Massachusetts Delays Decision on Third Casino License for Mashpee Proposal
The Massachusetts Gaming Commission has pushed its decision on a potential third casino in southeastern Massachusetts, referred to as “Region C”, to the end of April, to allow time to weigh the Mashpee Wampanoag’s March 15 presentation on their proposed Project First Light Resort & Casino.
Because Massachusetts’ law passed in 2011 permits “up to” three resort casinos, the commission can elect not to award a third casino license in Region C. Licenses have already been handed out to MGM for a resort casino in Springfield and to Wynn Resorts for a casino in Everett, just outside of Boston.
A tribal casino has been a “critical variable” in the commission’s deliberation over awarding a third casino license in Southeastern Massachusetts, Gaming Commission chairman Stephen Crosby told masslive.com.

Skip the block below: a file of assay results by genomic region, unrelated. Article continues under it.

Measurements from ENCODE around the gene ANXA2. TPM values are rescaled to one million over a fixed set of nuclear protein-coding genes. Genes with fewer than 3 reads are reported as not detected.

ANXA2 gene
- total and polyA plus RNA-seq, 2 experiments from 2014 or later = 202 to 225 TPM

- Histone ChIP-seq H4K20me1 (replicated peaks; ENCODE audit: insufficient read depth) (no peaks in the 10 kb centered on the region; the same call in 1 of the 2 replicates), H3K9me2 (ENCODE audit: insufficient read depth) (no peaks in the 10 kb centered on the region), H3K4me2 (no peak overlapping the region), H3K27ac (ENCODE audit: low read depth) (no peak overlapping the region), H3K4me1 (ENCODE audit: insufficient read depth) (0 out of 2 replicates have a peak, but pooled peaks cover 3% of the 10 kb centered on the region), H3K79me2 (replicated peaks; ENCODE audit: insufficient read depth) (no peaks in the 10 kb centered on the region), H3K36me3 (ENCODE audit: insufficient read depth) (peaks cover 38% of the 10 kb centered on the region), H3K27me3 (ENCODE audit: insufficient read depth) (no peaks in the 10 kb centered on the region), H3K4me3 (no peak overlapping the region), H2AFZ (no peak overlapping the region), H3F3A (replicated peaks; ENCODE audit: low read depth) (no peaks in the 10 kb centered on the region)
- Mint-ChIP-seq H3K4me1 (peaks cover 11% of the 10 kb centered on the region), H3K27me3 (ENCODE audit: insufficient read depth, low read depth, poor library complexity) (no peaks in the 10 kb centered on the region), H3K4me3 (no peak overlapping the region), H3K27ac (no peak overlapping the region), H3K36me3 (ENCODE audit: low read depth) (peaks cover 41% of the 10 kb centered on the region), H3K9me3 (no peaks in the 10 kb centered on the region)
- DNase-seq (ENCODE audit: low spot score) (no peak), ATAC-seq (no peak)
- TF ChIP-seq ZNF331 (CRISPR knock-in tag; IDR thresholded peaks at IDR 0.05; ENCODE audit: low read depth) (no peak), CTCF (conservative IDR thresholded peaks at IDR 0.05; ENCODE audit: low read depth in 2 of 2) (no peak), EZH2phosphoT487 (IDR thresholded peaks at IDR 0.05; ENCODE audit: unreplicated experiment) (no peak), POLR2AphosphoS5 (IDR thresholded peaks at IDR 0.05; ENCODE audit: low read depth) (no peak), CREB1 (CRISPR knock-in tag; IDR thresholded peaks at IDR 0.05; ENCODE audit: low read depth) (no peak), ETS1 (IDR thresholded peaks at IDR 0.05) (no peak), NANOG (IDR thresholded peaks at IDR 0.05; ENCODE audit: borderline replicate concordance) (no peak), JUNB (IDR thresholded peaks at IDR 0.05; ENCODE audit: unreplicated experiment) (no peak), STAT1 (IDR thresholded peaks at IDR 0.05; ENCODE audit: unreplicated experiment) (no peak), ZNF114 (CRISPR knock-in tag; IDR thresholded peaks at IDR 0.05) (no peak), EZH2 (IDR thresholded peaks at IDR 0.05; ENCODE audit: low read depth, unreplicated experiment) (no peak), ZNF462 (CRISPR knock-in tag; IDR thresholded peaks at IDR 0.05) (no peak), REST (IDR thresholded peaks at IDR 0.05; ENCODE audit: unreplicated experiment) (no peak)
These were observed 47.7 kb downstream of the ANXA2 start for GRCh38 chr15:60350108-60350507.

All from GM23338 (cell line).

Chicago-based Rush Street Gaming and Mass Gaming & Entertainment LLC are competing with the tribe for the Region C license, proposing a $677 million casino at Brockton Fairgrounds.
Under the terms of the tribe’s compact with Massachusetts, the tribe would pay nothing to the state if a commercial casino is licensed in Southeastern Massachusetts. But without the Brockton facility, the tribe has agreed to pay 17 percent of its gross gaming revenues to the state. A second casino in Southeastern Massachusetts would create “a far weaker gaming market,” Howard Cooper, an attorney for the tribe, wrote in an eight-page letter detailing the state’s Expanded Gaming Act and the tribal-state compact, reported southcoasttoday.com.
The tribe will present its casino proposal at their government headquarters in Mashpee on March 15.
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